From the Editors
Best in Blogs: Are the Dodgers Worth More than The Scream? Plus How Halo 4 Could Sway the Presidential Election
At GamePolitics.com, "Where Politics and Video Games Collide," they must be popping the champagne bottles after a blockbuster story landed in their narrow wheelhouse this week. "How Halo 4 Could Impact the Presidential Election," shouted a midweek headline: "When Microsoft decided to pick November 6, 2012 as the release date for Halo 4, did they take into account that the date is actually pretty damned important to the future direction of the country for the next four years? By choosing that date have they given gamers in the 18 - 34 age group an excuse to be more apathetic about voting than usual?" Wait, so Halo 4 is being released on election day to drive down the youth vote and hurt Obama's re-election bid? MovieBob at The Escapist has assembled a video exploring the origin of the theory and how much there is to it. "Since this is the Internet, the second biggest breeding ground for conspiracy theories outside of isolated well-armed cabins in the Montana wilderness, imaginings of a nefarious conspiracy being at work quickly took shape," the video says. Microsoft already dismissed the conflict as "purely coincidental." It's really possible to buy Halo 4 and vote on the same day. Though as David Their at Forbes blogged: "it doesn't do much to dispel the myth of gamers as clueless and detached when it comes to the real world."
The Blackberry 10 may not sway a national election, but the soon-to-be-released smartphone "comes during really interesting times," says Beta News. Its maker, Research in Motion, "gets one more shot, one last call to battle. It's do or die." The early verdict? "Overall, I am not seeing anything that will save this company, but there are a few nice features in the new OS," says 9 to 5 Mac. With a virtual keyboard, "RIM is putting the last nail in the physical keyboard coffin." There's also a kooky camera feature (video here) that allows you to step back in time when you miss a shot." Huh? "The camera is just taking shots from the time the camera app is open and caching them for later browsing." Mashable explains how that feature could be useful: "The hypothetical situation was when someone...closes their eyes during a shot." That could come I nhandy but also illustrates RIM's ongoing effort to woo consumers when it really should be focusing on corporate users. Mashable says "RIM is fighting the wrong war," by which it does not mean Halo 4. Early feedback from popular app makers is mixed. "Some were completely opposed to making apps for the BlackBerry because of RIM's uncertain future, while others kept an open mind," says Bits.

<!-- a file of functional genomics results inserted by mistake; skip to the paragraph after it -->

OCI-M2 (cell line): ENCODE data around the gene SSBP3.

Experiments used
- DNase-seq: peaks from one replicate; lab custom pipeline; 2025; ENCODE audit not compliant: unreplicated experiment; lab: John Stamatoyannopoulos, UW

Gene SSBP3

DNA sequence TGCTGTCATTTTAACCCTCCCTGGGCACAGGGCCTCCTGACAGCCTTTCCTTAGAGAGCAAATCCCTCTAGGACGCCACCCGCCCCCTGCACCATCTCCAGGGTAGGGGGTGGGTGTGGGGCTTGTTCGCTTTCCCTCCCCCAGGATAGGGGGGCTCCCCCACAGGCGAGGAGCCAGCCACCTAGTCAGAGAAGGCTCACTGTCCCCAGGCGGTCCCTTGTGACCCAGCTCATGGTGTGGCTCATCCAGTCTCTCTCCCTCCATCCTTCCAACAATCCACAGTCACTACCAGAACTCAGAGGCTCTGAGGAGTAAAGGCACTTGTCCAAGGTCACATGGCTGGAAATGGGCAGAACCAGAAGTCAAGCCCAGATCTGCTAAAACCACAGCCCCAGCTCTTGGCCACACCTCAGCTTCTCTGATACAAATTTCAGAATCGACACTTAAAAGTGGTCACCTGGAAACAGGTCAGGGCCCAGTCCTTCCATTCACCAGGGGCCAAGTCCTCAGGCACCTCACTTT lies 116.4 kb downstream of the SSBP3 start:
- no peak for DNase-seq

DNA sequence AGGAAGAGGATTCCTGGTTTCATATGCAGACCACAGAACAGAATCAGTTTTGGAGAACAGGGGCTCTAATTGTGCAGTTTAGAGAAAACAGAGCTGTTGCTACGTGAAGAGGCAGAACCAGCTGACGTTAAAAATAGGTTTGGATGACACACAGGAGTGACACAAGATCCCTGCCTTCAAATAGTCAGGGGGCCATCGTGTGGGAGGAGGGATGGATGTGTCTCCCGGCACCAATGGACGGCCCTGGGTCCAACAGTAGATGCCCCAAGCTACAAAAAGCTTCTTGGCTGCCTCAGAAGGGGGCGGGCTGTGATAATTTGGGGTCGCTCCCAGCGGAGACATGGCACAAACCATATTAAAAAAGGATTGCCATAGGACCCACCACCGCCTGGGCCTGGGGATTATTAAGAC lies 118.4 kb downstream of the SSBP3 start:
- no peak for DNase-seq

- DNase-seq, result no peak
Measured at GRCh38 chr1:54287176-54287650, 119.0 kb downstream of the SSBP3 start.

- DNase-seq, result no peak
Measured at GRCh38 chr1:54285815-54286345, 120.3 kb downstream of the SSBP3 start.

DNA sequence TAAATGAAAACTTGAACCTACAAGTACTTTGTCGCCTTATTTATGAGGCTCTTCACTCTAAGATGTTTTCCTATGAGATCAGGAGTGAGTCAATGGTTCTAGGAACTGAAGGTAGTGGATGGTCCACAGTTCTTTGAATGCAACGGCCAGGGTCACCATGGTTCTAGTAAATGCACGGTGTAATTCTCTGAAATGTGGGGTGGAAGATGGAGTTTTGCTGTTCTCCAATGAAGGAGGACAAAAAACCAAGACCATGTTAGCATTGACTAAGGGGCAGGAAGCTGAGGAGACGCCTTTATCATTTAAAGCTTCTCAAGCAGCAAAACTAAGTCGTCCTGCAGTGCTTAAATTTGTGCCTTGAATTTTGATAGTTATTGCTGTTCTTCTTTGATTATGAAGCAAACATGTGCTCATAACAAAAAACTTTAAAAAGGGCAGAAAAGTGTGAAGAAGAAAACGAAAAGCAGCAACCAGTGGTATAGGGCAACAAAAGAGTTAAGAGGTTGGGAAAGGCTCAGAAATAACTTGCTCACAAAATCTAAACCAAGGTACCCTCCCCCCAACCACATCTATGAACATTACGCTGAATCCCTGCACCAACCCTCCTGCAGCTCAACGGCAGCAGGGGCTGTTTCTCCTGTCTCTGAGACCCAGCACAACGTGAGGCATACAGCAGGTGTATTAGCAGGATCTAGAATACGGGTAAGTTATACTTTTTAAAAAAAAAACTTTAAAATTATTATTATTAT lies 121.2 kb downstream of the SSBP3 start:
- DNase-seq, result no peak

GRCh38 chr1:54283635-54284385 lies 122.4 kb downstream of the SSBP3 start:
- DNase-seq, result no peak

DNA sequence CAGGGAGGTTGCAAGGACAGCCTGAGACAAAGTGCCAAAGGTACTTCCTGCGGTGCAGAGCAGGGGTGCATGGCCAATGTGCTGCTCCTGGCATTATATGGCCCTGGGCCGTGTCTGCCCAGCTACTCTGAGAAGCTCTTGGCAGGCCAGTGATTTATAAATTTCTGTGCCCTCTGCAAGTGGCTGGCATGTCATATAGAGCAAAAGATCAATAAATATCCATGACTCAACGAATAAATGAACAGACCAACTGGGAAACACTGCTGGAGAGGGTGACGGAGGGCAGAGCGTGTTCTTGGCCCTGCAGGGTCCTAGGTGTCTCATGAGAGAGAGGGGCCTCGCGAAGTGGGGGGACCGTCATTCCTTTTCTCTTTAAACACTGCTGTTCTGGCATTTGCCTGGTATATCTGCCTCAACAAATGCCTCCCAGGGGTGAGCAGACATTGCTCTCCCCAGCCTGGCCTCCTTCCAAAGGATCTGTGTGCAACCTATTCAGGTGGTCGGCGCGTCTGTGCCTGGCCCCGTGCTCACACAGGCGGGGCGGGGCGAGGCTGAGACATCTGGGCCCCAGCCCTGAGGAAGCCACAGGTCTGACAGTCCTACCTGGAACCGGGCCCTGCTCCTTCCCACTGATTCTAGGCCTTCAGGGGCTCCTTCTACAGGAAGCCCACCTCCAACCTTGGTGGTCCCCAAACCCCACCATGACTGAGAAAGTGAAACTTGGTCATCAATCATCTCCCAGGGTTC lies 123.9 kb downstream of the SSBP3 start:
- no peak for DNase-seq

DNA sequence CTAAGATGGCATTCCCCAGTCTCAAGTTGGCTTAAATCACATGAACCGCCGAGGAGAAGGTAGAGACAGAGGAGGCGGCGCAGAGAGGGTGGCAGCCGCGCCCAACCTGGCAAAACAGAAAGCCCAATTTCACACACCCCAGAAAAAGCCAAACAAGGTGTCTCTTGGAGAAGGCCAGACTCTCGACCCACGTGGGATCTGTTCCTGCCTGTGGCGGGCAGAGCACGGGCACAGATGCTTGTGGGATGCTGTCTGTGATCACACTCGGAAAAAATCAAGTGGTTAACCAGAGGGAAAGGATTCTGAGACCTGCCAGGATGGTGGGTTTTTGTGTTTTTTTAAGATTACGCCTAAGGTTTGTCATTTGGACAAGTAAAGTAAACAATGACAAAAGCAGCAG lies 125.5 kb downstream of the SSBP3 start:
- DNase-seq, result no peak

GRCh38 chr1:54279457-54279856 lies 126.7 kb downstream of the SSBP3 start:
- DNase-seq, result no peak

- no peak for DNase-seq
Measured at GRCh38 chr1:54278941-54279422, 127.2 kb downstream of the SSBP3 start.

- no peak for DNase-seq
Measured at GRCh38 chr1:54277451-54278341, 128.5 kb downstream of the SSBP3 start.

Two items sold this week at record-smashing prices, the Los Angeles Dodgers ($2.15 billion) and a version of Edvard Munch's painting "The Scream" ($119.9 million). "The Scream is officially the world's most absurdly overpriced painting," says Gizmodo. "This version of The Scream is unique in a few ways," notes Geekosystem. "This one is said to be the most colorful and vibrant of the four versions of the painting, and is the only version where one of the two people in the background look out toward the cityscape." Baseball teams still cost more. By way of comparison, MTR Media notes that The Scream now "costs about the same as the remainder of Carl Crawford's Red Sox contract."
It's been said that there are two kinds of people: those who think that the different ways in which Rihanna and Beyonce use social media can tell us all about our future, and those who don't. At the Bits blog, Jenna Wortham appears to fall into the first category. Apparently the two divas "sit on opposite sides of the spectrum... I've noticted something intriguing about the way they each use the social Web and what it means about a future where everyone has some sort of presence online," she blogs. So "will you be a Beyonce, and present a carefully groomed version of yourself to the Web? Or will you take Rihanna's road and throw caution to the wind, baring your life, your friends and occasionally, your unmentionables?" Gosh, umm, is there another option? "Of course, there's also a third possibility," The Verge suggests, "that both methods are just as carefully or unconsciously deployed, the one no more "real" than the other."
Or you could have the social media style of "Sarah Phillips," who was hired as a columnist for ESPN.com based on some message board posts, tweets, and fake profile photos that look pretty but aren't really her. A new Deadspin investigation asks: "Is Sarah Phillips for real? Thirteen months ago, she was an unknown message-board participant at Covers.com, a gambling website. Then Covers plucked her from the boards and gave her a weekly column, sight unseen. Five months after that, she was tapped by Lynn Hoppes, an editor for ESPN.com, to write a weekly column for ESPN's Page 2--once the home of writers like David Halberstam, Ralph Wiley, and Hunter S. Thompson...The swiftness of her ascent gave her that weird sort of internet half-celebrity whereby she became moderately famous before anyone really knew who she was." It turns out that Phillips may be behind several Internet scams. Awful Announcing does its own lengthy investigation and determines that "the Sarah Phillips mystery goes way beyond ESPN and into the farthest reaches of the Twitterverse." It also reaches into the lunacy of what qualifies soemoen to become a columnist these days. Asks Buzzfeed: "Will there be legal fallout from all of this, and if so to what extent? Will Aaron Nilsen get his money or his Twitter account back? Was this all secretly a sequel to Catfish?"